Pope Francis is expected to make a visit to Greece on April 14-15 to shed light on the growing influx of refugees in Europe, a Greek government official said Tuesday. The news comes as a controversial EU deal with Turkey stalled.
The Holy Synod, the ruling body of the Greek Orthodox Church, reportedly said in a statement that the pope expressed his desire to visit to “draw the attention of the international community to the need for an immediate ceasefire in the conflicts” in the Middle East and to bring focus "on the major humanitarian problem" of the influx of refugees to Lesbos and other Greek islands.
The head of the Greek Orthodox Church, Archbishop Ieronymos II, reportedly said that it was recommended the pope visit Lesbos, the main entry point for migrants and refugees crossing into Greece from Turkey.
The papal visit is expected to heighten attention on the EU-Turkey deal that has been strongly criticized by human rights groups. The controversial agreement will see one person from Turkey resettled in Europe for every refugee sent back from Greece. This resettlement and return is feasible up to a limit of 72,000, according to the European Union's existing resettlement and relocation commitments. The deal, which has been backed by German Chancellor Angela Merkel and Turkish President Recep Tayyip Erdoğan, went underway this week.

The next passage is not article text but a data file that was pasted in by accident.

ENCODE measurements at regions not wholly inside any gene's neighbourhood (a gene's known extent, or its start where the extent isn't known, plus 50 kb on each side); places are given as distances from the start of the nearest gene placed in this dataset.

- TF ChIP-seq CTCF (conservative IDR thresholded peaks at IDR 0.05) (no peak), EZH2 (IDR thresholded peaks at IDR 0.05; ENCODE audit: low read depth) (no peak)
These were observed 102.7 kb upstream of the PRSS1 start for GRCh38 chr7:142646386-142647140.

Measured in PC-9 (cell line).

"The Greek government will welcome Pope Francis and the Ecumenical Patriarch Bartholomew as valuable defenders of support to refugees," a government source in Athens reportedly said.
The pope has expressed concern over the refugee crisis on several occasions. In March, he criticized the “rejection” of refugees as Europe struggled to cope with the influx. More than 1 million people sought refuge in Europe in 2015, with around half of them coming from Syria, where a five-year civil war has devastated the country, killing hundreds of thousands and creating millions of refugees.